Charles Peirce and George Harrison are both dead and gone now, and life flows on without them. It flows within you too, the little current of awareness, the entire universe as far as you are concerned, yet a drop in the Big Current of Okeanos. Are you aware of that?
To darkness are they doomed who devote themselves only to life in the world, and to a greater darkness they who devote themselves only to meditation.— Isha Upanishad (Prabhavananda)
Whatever i am saying now, it may be true or not, but there is no doubt that i am saying it.
Whatever you are seeing now, it may be real or not, but you are really seeing it.
The same goes for whatever appears in any way at any time to anyone.
This whatever appears was called by Peirce the phaneron. There is nothing hiding behind it; it does not signify something else; there is nothing else. It appears to none other than the primal person; there is no one else.
It may be called the buddha nature.
Thus, all are buddha nature. One form of all beings is sentient beings. At this very moment, the inside and outside of sentient beings are the all are of buddha nature.…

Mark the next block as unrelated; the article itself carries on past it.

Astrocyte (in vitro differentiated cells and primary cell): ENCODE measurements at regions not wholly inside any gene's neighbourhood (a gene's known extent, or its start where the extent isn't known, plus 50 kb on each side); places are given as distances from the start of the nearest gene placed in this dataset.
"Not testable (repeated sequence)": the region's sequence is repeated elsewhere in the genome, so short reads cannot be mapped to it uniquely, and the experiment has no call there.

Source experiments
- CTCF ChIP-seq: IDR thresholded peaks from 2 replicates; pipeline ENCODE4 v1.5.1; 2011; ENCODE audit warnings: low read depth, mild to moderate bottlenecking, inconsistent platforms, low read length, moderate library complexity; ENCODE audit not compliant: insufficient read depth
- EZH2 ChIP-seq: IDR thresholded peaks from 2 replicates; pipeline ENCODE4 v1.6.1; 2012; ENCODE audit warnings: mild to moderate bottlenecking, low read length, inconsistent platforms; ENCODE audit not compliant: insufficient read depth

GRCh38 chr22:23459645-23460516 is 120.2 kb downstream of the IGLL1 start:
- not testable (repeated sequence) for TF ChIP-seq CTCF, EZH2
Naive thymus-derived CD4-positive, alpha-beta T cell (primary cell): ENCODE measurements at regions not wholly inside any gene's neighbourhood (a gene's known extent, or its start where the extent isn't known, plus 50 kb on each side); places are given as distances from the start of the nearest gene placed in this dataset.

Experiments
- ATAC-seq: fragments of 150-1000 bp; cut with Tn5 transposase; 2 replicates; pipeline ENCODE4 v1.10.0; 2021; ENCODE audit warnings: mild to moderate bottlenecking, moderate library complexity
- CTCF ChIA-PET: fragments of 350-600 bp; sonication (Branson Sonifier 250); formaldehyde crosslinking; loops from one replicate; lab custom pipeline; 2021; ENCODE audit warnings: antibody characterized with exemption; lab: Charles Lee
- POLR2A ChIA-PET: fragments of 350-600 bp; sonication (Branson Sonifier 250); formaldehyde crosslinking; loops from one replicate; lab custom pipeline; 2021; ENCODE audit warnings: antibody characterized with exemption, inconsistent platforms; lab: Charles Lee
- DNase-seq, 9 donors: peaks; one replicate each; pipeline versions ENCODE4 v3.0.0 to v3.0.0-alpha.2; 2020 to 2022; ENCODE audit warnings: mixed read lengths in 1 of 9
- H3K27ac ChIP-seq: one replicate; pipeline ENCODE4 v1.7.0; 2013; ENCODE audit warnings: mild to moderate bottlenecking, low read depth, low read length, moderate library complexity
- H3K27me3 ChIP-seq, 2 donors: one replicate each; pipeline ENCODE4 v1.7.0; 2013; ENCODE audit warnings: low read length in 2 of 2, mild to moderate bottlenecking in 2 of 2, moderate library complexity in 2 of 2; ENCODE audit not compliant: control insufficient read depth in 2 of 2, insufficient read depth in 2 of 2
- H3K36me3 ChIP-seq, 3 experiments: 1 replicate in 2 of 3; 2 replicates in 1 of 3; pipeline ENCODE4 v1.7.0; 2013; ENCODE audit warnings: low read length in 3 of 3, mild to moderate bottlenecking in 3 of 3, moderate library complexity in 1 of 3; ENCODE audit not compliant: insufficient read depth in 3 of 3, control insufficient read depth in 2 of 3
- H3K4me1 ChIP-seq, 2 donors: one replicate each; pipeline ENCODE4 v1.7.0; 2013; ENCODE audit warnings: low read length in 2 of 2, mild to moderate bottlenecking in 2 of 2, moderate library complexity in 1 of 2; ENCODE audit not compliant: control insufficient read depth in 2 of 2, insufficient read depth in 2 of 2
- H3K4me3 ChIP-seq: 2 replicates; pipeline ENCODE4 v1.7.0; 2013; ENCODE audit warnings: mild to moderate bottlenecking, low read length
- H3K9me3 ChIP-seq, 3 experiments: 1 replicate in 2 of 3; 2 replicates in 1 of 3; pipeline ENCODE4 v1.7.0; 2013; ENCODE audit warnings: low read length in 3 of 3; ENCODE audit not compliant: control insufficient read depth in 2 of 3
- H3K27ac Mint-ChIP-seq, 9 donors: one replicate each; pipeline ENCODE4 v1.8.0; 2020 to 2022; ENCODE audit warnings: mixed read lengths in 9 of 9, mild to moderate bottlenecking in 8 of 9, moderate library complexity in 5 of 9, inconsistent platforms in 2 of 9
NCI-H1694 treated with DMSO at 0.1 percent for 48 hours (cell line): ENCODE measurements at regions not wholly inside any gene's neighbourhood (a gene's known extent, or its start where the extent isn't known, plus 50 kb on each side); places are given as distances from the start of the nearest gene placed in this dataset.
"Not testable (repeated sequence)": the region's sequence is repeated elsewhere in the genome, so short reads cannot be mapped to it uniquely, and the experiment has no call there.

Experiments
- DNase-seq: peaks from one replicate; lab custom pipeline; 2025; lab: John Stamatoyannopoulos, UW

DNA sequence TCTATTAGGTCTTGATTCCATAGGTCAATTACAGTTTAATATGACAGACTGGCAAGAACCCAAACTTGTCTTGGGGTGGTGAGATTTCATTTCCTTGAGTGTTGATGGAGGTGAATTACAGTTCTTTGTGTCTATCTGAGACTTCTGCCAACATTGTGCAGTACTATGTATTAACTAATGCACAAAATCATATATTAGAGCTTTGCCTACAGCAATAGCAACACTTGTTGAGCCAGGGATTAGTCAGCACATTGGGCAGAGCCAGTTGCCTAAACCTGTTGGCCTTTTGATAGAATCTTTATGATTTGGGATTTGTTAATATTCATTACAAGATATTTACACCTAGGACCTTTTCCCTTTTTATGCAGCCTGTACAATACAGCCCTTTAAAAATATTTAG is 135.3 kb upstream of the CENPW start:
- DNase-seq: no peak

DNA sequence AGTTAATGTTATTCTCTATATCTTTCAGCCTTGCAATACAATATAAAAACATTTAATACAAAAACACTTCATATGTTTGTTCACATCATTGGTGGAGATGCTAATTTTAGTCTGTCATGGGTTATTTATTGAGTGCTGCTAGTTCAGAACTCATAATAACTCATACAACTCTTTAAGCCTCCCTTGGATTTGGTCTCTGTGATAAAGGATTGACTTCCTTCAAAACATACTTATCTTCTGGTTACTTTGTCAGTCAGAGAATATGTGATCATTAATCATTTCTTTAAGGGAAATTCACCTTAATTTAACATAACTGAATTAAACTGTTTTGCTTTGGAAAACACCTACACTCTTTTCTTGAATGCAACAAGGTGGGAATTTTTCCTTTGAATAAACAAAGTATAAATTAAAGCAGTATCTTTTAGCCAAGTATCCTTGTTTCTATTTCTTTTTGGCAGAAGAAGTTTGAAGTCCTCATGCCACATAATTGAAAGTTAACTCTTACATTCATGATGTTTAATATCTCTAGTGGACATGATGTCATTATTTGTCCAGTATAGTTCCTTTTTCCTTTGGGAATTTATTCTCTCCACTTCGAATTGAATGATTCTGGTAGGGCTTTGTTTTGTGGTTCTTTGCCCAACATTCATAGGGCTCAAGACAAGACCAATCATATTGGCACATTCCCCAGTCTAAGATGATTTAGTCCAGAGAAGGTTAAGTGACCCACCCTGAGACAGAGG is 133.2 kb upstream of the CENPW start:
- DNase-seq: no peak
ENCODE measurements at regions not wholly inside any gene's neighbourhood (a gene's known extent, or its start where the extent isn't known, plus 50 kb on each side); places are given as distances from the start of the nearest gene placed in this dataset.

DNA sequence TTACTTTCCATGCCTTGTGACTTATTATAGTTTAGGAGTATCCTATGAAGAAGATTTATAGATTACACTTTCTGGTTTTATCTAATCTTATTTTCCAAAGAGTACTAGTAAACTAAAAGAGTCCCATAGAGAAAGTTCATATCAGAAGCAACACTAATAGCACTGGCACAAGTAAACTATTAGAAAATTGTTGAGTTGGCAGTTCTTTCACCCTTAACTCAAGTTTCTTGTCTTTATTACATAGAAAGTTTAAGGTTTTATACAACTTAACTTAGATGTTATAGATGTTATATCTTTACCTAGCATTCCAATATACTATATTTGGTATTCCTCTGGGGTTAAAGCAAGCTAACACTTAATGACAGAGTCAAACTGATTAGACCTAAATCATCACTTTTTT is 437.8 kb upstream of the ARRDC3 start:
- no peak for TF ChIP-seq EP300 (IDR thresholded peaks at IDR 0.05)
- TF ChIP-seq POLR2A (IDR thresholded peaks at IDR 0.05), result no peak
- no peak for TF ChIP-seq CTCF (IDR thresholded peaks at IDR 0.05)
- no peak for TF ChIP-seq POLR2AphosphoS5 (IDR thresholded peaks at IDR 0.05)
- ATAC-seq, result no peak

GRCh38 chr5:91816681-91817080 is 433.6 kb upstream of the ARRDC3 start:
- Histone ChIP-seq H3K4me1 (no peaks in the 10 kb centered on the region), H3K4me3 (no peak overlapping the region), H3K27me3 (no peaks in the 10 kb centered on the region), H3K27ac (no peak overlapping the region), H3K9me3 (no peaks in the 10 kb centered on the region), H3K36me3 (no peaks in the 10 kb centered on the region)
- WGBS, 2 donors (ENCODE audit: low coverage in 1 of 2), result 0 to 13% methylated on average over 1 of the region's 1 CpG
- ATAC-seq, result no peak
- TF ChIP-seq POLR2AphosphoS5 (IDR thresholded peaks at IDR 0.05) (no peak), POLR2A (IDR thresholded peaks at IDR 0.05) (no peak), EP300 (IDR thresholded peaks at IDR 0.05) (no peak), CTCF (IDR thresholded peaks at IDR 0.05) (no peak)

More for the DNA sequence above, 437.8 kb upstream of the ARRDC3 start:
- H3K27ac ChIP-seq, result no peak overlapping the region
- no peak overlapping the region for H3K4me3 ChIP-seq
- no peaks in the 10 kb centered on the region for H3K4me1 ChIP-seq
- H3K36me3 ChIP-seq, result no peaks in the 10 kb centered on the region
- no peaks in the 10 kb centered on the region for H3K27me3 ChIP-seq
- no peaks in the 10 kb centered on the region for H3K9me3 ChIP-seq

Buddha nature is immediate, and there is no second person, just as it is said, “Cut through the original person beyond knowing; action consciousness continues without ceasing.” Buddha nature is not the being of imaginary causation, because “Nothing is hidden in the entire world.”
“Nothing is hidden in the entire world” does not necessarily mean “The entire world is full of beings.” To say, “The entire world is self-existence” is a crooked view held by those outside the way. What is not hidden is not original beings, as it encompasses past and present. It is not an embryonic being, as it is not affected by even one speck of dust from outside. It is not a suddenly emerged being, as it is shared by all beings. It is not a beginningless being, as it is “What has thus come?” It is not an embryonic being, as “Everyday mind is the way.”
Know that in the midst of all are, sentient beings are hard to find. If you thoroughly understand all are, all are will be penetrated and dropped off.— Dogen, SBGZ ‘Bussho’ (Tanahashi 2010, 234-5)
For the sake of concord among religions, let us agree that the Creator is beyond our understanding.
Let us also agree that the Creator is not remote from us, but is a Presence in our lives.
15th-century Indian poet Kabir addressed these remarks to a sadhu (religious ascetic who has renounced the worldly life):
Kabir says: “O Sadhu! hear my deathless words. If you want your own good, examine and consider them well.